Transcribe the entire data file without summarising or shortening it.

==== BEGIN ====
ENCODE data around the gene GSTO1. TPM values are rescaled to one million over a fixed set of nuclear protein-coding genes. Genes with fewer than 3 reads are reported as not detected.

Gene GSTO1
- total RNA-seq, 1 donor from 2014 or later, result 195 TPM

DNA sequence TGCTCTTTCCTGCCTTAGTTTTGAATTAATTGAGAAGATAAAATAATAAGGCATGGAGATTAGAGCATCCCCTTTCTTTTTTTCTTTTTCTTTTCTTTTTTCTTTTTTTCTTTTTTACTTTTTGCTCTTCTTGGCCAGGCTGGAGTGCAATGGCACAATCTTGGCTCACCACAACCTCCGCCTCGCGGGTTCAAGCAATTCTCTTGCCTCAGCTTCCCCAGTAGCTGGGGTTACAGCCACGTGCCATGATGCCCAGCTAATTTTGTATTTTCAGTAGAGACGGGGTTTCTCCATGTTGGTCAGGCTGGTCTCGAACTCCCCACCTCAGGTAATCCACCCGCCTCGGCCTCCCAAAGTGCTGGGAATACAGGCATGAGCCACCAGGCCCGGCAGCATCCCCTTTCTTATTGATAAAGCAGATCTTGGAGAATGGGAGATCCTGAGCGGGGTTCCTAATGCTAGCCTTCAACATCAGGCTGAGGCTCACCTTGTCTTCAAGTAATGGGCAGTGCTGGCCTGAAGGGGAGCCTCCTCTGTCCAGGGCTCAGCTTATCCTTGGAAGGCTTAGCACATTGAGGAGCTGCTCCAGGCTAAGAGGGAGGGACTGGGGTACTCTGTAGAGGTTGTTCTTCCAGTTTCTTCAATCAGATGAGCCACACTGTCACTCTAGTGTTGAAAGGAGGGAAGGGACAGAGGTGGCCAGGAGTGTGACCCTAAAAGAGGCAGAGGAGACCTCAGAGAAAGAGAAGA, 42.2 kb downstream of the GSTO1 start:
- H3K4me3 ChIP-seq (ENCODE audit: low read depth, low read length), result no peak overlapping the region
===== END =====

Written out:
ENCODE data around the gene GSTO1. TPM values are rescaled to one million over a fixed set of nuclear protein-coding genes. Genes with fewer than 3 reads are reported as not detected.

Gene GSTO1
- total RNA-seq, 1 donor from 2014 or later, result 195 TPM

DNA sequence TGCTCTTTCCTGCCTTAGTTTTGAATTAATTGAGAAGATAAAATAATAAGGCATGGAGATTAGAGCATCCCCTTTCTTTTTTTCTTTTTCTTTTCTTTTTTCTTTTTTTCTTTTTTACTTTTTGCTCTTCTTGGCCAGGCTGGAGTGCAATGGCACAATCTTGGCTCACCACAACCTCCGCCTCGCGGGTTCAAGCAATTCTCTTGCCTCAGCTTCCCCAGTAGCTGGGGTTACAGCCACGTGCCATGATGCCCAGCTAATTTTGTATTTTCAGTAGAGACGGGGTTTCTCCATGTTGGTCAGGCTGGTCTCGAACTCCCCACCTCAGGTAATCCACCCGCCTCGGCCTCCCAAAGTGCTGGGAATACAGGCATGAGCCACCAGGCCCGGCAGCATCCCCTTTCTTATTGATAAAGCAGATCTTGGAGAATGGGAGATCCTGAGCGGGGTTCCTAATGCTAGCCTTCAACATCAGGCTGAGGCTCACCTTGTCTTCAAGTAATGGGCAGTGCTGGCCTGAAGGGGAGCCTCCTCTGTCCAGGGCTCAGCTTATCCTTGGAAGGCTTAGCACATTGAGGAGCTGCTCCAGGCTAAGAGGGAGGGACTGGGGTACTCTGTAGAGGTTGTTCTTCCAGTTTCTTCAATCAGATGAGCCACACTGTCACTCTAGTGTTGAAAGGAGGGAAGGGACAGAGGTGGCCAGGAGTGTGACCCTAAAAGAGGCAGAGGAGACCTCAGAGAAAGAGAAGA, 42.2 kb downstream of the GSTO1 start:
- H3K4me3 ChIP-seq (ENCODE audit: low read depth, low read length), result no peak overlapping the region